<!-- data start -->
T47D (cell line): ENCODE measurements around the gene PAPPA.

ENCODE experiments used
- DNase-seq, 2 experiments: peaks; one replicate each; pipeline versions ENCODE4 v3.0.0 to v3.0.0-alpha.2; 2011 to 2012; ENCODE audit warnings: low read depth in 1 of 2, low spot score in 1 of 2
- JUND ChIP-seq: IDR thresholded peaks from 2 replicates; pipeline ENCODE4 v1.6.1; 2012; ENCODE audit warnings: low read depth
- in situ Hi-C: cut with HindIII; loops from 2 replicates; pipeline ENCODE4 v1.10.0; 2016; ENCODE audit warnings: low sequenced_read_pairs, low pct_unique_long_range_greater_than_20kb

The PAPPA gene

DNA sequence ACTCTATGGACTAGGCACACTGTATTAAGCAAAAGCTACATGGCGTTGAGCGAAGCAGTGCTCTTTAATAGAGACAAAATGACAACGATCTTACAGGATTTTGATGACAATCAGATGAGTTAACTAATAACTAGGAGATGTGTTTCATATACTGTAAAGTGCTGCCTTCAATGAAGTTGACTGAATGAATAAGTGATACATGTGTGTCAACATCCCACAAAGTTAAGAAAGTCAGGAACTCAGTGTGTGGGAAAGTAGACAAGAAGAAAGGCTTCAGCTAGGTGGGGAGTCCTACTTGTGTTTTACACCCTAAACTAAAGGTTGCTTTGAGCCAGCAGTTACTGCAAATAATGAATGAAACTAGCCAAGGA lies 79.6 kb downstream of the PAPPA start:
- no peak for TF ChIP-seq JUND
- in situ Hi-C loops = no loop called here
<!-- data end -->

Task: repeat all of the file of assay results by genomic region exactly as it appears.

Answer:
T47D (cell line): ENCODE measurements around the gene PAPPA.

ENCODE experiments used
- DNase-seq, 2 experiments: peaks; one replicate each; pipeline versions ENCODE4 v3.0.0 to v3.0.0-alpha.2; 2011 to 2012; ENCODE audit warnings: low read depth in 1 of 2, low spot score in 1 of 2
- JUND ChIP-seq: IDR thresholded peaks from 2 replicates; pipeline ENCODE4 v1.6.1; 2012; ENCODE audit warnings: low read depth
- in situ Hi-C: cut with HindIII; loops from 2 replicates; pipeline ENCODE4 v1.10.0; 2016; ENCODE audit warnings: low sequenced_read_pairs, low pct_unique_long_range_greater_than_20kb

The PAPPA gene

DNA sequence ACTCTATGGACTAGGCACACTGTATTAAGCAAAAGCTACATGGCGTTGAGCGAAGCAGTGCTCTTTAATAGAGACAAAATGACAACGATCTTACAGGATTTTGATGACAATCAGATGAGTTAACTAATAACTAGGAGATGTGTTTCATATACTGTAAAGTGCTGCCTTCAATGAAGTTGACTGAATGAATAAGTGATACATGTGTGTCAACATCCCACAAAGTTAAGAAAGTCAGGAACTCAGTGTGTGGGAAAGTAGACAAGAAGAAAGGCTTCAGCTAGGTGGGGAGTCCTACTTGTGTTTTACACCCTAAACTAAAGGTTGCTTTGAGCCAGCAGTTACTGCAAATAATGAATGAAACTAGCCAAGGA lies 79.6 kb downstream of the PAPPA start:
- no peak for TF ChIP-seq JUND
- in situ Hi-C loops = no loop called here